Division 4A is far more proscriptive in respect of children than is Division 4 in respect of special witnesses. A “special witness” is defined in s.21A(1). A “child” for the purposes of the legislation is defined in s.21AD. Division 4A deals in some detail with the giving of evidence by a child witness in committal proceedings and in trials. In s.21A(8) and s.21AW(2), instructions to be given to the jury about the way in which the evidence is given are identified. In each case the instruction must be given by the trial judge and the history of these matters in the appellate court is that a failure to do so is almost inevitably fatal to a conviction that has been obtained.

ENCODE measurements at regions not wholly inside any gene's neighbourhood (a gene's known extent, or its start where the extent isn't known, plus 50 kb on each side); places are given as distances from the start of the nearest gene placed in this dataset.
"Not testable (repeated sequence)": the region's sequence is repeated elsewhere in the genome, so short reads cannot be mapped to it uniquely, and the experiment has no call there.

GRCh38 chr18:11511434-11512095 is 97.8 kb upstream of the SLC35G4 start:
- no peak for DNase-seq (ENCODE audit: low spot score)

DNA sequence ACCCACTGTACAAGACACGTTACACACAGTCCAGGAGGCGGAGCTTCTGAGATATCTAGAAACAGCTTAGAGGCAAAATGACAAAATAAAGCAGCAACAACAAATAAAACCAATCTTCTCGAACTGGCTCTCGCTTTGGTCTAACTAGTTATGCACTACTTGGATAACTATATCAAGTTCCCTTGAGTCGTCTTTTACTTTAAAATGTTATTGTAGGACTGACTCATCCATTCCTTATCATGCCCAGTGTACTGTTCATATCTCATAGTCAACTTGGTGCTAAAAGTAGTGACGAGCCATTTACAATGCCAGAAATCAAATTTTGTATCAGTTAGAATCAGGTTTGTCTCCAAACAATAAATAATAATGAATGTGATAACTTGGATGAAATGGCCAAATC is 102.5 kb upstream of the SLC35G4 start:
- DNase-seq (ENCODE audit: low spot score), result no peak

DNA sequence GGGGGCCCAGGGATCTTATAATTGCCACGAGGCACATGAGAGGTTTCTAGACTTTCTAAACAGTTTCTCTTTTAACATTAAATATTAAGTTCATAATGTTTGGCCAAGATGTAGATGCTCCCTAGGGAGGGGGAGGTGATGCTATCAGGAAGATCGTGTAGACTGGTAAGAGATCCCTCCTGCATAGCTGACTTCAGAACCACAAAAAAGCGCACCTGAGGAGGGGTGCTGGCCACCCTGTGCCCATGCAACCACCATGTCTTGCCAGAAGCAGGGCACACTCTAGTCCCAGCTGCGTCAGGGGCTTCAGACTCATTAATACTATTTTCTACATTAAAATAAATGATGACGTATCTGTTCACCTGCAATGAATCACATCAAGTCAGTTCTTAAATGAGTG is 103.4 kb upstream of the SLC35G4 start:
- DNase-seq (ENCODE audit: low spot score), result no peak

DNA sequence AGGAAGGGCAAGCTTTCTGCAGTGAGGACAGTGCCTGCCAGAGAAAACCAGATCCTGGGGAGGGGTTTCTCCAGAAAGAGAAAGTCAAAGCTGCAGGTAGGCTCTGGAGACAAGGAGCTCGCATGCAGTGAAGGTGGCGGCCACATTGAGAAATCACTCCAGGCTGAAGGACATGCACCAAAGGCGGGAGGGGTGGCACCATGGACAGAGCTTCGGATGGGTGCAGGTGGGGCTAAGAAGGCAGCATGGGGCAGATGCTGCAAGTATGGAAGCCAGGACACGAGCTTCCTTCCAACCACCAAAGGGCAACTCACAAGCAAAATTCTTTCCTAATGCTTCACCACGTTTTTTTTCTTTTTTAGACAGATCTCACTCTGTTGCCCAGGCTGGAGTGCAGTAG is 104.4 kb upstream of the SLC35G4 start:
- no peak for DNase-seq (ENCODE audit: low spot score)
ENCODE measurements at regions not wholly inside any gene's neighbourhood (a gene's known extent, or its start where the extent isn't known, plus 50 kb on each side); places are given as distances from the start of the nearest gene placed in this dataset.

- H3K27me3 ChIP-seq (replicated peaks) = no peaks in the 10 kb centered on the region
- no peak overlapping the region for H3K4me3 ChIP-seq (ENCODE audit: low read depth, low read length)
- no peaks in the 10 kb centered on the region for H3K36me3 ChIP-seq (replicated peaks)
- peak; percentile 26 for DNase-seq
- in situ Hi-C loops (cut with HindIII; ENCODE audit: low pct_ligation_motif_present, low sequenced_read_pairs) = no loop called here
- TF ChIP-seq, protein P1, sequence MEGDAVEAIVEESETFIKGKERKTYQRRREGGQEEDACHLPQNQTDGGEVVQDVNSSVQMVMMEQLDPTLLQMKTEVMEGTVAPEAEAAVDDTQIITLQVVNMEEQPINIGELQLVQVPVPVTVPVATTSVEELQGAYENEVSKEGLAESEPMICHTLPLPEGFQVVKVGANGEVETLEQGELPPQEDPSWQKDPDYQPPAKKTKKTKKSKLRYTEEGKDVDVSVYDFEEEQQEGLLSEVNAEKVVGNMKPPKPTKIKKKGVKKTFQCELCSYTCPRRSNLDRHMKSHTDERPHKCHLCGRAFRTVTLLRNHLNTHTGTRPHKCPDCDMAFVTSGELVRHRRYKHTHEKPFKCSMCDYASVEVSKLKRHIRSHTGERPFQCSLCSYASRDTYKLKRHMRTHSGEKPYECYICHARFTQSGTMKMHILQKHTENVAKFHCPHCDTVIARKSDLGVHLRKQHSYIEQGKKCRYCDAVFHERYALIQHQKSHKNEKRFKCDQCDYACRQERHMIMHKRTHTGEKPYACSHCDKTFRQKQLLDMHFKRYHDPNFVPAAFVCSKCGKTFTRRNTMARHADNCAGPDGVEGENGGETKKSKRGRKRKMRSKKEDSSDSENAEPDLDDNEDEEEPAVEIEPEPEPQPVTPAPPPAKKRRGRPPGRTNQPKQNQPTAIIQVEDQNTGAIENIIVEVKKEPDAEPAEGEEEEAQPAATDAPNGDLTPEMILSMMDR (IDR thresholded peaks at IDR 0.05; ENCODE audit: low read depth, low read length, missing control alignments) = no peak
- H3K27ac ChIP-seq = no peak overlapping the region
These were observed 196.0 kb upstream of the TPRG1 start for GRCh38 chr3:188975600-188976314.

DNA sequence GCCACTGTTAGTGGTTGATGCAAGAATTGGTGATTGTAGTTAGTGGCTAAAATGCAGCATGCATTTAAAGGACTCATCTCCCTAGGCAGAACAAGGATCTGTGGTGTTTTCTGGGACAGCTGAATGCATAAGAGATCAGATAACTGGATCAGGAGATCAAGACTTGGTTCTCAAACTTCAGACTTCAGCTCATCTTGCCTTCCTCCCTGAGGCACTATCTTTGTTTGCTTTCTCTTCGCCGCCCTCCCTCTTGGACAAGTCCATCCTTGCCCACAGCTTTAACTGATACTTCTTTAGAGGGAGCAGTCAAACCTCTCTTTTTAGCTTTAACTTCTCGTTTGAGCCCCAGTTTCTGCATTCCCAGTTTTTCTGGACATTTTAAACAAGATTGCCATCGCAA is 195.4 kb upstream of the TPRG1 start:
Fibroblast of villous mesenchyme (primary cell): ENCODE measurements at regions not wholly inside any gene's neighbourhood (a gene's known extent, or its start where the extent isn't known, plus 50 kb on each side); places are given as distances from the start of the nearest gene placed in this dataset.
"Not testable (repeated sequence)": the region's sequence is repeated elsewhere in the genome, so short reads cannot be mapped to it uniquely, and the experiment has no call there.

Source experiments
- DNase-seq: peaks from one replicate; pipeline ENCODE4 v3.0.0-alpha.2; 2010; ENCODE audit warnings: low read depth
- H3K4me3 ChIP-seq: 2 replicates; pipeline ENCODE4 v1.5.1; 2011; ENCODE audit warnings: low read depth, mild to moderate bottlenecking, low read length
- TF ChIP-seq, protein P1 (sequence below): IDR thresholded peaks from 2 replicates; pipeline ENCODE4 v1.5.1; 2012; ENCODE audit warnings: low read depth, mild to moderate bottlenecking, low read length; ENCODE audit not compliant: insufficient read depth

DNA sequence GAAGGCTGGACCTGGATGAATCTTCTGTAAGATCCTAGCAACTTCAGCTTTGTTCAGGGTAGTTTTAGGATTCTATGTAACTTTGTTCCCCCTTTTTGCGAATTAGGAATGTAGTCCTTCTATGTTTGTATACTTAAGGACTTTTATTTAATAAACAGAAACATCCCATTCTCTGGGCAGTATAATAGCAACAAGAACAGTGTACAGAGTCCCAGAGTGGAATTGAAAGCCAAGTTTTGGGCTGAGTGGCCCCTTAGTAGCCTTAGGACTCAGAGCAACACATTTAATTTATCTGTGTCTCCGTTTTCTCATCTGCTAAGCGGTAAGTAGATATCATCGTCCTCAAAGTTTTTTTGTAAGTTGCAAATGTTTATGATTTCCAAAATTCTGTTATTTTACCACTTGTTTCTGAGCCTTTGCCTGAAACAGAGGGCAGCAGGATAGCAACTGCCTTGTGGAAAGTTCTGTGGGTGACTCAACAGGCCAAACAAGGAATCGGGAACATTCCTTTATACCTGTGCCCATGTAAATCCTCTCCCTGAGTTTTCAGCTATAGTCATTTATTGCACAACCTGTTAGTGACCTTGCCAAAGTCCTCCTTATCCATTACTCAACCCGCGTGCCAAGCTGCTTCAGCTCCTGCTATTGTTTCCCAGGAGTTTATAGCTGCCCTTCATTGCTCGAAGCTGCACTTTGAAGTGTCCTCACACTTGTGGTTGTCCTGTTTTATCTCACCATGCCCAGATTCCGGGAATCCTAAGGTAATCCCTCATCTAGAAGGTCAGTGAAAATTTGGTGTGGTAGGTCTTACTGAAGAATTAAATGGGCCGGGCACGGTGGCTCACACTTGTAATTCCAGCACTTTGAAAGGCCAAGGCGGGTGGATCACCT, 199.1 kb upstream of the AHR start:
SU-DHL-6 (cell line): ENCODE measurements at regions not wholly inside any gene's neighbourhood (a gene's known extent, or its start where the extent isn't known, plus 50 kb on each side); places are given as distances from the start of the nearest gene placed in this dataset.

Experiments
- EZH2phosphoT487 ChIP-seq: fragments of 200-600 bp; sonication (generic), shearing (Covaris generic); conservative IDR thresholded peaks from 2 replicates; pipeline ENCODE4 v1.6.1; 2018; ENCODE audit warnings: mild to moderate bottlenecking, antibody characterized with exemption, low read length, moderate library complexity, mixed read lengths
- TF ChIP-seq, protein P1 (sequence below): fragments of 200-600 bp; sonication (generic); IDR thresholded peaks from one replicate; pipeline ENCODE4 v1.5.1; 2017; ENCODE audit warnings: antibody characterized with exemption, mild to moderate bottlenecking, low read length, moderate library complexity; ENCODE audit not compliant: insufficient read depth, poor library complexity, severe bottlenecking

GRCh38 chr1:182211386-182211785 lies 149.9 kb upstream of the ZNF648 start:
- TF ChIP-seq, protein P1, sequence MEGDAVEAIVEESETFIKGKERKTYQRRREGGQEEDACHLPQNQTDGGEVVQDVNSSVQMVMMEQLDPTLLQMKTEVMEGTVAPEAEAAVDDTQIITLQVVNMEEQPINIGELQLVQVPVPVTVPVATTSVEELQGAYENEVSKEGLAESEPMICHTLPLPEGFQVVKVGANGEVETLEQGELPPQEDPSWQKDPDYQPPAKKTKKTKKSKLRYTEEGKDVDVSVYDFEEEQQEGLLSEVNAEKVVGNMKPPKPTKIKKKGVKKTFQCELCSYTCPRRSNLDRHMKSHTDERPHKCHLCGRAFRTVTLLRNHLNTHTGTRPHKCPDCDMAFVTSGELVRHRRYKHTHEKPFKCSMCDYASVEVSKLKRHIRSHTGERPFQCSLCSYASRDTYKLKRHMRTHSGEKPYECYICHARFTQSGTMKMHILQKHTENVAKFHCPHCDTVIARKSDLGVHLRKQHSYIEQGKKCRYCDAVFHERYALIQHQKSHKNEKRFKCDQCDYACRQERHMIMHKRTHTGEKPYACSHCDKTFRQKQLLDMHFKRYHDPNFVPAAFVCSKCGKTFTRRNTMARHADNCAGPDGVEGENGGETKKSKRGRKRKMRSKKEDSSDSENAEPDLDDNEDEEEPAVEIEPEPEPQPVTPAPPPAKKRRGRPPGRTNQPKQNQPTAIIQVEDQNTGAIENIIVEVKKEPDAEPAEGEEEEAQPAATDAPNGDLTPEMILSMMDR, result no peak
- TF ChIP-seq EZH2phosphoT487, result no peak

In my view, whenever preparing for a trial involving sexual offences, especially a trial involving a child complainant, it is critical to have regard to the provisions of Division 4A of Part 2 of the Evidence Act.

Limitations on Cross-Examination of Complainants

­These limitations are principally found in the Criminal Law Sexual Offences Act 1978 and in particular s.4. This is an Act that, in the interests of encouraging complaints has severely restricted one aspect of cross-examination. In many cases such restriction is justified – for example one extreme – a complainant who is kidnapped off the street and raped – where cross-examination as to prior sexual conduct is impossible to justify, both as a responsible practitioner and as a sensible advocate. On the other hand where a complainant is raped in circumstances where consent is a live issue, there are many circumstances where these limitations can create unfairness to the accused.

Section 4 identifies the type of evidence and cross-examination which is:

(a) Inadmissible in any circumstances; and

(b) Admissible only with the leave of the Court.